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Can I deny zoning administration building inspectors access to enter private two family property.

Jamaica, NY |

One anonymous complain was made that I have an illegal tenant in basement.

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Attorney answers 5


Yes but they can then follow it up with a warrant to enter.


Sure. They can then go to a judge and get a warrant to enter.

Good luck.


I agree with my fellow attorneys and think the practical answer is "no". If they have to get a warrant, they're liable to just be angry with you and poison your future relationships with them when you have to go back to them periodically for "certificates of occupancy", building permits, stop work order removals, fire safety or code compliance checks, etc.

If you have done something against the zoning law/codes, best thing is to fess up, profess ignorance and plead for understanding/mercy. Get a lawyer if there are grey areas or defenses or throw your contractor under the bus if you had one. You don't want to appear intentionally non-compliant and not letting the inspectors in is circumstantial evidence you know you did something is wrong.

When you're digging yourself into a hole, the first thing is to stop digging. Everyone, even code inspectors, prefer people making "honest mistakes" than "deliberately breaking the law". When it comes to possible fines and sanctions, this will also enter into their thinking. You need to be as friendly with these people as possible, no matter what the libertarians might tell you about "your constitutional rights".

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Dear Jamaica Home Owner:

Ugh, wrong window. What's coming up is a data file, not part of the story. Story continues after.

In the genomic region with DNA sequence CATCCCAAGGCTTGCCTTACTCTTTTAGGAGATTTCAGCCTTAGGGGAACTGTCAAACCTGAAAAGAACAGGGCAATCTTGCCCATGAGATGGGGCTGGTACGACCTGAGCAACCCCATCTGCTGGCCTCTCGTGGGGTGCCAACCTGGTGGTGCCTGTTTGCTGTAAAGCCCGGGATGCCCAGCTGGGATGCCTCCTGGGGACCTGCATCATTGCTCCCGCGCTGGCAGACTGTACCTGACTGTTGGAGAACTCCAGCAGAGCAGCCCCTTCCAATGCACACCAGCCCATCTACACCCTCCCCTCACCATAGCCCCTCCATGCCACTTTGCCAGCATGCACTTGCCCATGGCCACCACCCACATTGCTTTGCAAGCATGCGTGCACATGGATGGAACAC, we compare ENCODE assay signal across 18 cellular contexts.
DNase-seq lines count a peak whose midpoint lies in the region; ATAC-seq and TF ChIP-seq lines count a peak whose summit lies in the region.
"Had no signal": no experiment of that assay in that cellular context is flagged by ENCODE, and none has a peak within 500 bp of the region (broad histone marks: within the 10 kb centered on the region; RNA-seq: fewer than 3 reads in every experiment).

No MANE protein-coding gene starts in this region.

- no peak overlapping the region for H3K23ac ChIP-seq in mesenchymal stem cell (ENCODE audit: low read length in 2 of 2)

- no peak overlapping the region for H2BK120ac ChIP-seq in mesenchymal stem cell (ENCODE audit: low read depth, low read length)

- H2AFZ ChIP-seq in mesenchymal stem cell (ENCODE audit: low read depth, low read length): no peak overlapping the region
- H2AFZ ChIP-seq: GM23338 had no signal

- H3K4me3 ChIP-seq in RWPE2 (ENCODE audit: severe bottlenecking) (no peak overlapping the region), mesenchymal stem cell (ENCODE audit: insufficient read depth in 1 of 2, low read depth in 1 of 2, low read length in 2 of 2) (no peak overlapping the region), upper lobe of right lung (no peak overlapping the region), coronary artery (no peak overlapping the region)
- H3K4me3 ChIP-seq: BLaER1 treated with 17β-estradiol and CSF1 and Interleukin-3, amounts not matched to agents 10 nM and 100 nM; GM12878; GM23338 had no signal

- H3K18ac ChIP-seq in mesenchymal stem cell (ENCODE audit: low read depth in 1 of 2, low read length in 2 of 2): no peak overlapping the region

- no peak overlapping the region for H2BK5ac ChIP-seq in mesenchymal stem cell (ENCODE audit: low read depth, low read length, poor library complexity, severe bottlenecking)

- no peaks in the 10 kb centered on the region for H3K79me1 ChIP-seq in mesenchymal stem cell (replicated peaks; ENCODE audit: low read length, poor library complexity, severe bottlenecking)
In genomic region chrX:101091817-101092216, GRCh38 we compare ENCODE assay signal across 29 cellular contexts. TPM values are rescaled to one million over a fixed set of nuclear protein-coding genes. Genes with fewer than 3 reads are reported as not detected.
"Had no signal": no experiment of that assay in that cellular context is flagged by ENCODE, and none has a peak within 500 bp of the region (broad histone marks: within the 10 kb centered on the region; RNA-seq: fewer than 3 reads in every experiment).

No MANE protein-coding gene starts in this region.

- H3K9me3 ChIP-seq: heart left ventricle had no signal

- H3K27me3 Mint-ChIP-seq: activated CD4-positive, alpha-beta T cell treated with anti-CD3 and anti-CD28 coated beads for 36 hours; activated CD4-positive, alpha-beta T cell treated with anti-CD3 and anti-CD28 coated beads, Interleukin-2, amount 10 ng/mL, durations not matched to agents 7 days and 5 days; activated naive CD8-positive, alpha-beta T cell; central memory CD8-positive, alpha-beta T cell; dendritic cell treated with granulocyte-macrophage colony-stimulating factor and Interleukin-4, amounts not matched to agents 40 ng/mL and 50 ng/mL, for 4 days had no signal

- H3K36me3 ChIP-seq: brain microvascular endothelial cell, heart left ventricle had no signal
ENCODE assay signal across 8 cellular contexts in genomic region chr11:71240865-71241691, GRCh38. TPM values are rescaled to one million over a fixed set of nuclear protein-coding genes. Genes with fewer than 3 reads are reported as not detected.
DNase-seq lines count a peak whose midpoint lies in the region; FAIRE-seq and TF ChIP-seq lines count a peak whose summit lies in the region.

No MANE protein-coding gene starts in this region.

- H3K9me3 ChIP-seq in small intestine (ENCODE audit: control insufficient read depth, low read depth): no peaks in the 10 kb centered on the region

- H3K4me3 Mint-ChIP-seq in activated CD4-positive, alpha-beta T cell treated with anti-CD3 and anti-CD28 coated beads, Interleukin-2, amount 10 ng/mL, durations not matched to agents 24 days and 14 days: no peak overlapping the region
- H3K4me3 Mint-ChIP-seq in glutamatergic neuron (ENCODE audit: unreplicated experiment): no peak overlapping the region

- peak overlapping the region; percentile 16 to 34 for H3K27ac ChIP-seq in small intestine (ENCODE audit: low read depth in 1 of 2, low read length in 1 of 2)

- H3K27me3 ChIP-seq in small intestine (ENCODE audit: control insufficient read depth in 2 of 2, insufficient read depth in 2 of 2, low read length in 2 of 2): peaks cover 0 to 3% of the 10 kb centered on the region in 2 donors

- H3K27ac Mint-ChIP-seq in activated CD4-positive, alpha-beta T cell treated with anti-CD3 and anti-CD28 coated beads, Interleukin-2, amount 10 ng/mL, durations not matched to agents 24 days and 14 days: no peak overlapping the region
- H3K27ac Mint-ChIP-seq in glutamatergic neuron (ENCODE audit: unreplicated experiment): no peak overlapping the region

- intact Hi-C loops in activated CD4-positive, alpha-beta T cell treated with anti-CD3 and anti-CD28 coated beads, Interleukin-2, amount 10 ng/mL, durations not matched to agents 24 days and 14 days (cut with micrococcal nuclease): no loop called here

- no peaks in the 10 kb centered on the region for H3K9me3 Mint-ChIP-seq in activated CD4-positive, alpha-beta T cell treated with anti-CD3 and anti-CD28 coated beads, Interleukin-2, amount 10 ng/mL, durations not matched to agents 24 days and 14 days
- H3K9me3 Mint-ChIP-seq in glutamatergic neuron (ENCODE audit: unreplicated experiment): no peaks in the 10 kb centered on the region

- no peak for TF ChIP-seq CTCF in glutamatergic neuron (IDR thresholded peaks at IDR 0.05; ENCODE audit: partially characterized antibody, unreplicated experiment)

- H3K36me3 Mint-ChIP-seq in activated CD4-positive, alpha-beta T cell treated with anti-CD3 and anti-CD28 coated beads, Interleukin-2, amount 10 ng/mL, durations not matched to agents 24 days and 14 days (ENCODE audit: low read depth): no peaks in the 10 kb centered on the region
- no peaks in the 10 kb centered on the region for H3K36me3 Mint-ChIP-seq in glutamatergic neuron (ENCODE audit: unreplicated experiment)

You are skating on thin ice if you have an illegal basement apartment and block an inspection.

You need an attorney.

The city is vigorously cracking down on landlords particularly in Queens with illegal three-unit dwellings.

In addition to renting a residence that is not on the certificate of occupancy, (the landlord does not have a legal right to collect rent from the tenant in the basement apartment [your own tenant could have turned you in]) the landlord is also in violation of the New York State Multiple Dwelling Law because the building is now a multiple dwelling and not registered as a multiple dwelling with the Office of Code Enforcement (NYC HPD.)

A landlord should be familiar with the potential high cost (thousands of dollars) in altering a building without prior approval, use in violation of the existing certificate of occupancy, and more as you will see from the chart.

The inspectors will get in at some point, and the book on the fines is open for any landlord to check out:

So if you have a desire to not lose your building and not to spend a fortune on penalties you may consider that hiring an attorney to assist you with your illegal dwelling may be more cost effective that having an illegal apartment in your two-family home.

Good luck.

The answer provided to you is in the nature of general information. The general proposition being that you should try to avoid a bad outcome if you can.

Jack Richard Lebowitz

Jack Richard Lebowitz


As always, good advice from Mr. Smollens on the intricacies of NYC landlord/tenant law and Department of Buildings enforcement.

Jack Richard Lebowitz

Jack Richard Lebowitz


Wow, just looked at the penalties chart most things you guys in the Big Apple have some seriously big fines!


Everyone answering is correct. The harder you make it on the town/city, the more you can expect your fines and retribution to be.

If you found this "helpful" or "best answer," please click it with my appreciation. My response is for educational purposes and does not constitute legal advice nor creates an attorney client relationship which requires all the details and a personal conference.

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